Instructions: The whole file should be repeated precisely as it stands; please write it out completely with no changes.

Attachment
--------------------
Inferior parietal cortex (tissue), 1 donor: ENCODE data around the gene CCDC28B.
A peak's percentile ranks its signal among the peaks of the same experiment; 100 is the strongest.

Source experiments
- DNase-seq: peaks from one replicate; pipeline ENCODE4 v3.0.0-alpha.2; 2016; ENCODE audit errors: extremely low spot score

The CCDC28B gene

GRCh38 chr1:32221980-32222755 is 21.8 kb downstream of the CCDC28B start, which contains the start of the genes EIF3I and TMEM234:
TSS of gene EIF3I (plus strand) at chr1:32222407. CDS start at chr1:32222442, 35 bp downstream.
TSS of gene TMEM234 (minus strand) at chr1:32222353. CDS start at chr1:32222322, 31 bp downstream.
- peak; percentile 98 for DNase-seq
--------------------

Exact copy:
Inferior parietal cortex (tissue), 1 donor: ENCODE data around the gene CCDC28B.
A peak's percentile ranks its signal among the peaks of the same experiment; 100 is the strongest.

Source experiments
- DNase-seq: peaks from one replicate; pipeline ENCODE4 v3.0.0-alpha.2; 2016; ENCODE audit errors: extremely low spot score

The CCDC28B gene

GRCh38 chr1:32221980-32222755 is 21.8 kb downstream of the CCDC28B start, which contains the start of the genes EIF3I and TMEM234:
TSS of gene EIF3I (plus strand) at chr1:32222407. CDS start at chr1:32222442, 35 bp downstream.
TSS of gene TMEM234 (minus strand) at chr1:32222353. CDS start at chr1:32222322, 31 bp downstream.
- peak; percentile 98 for DNase-seq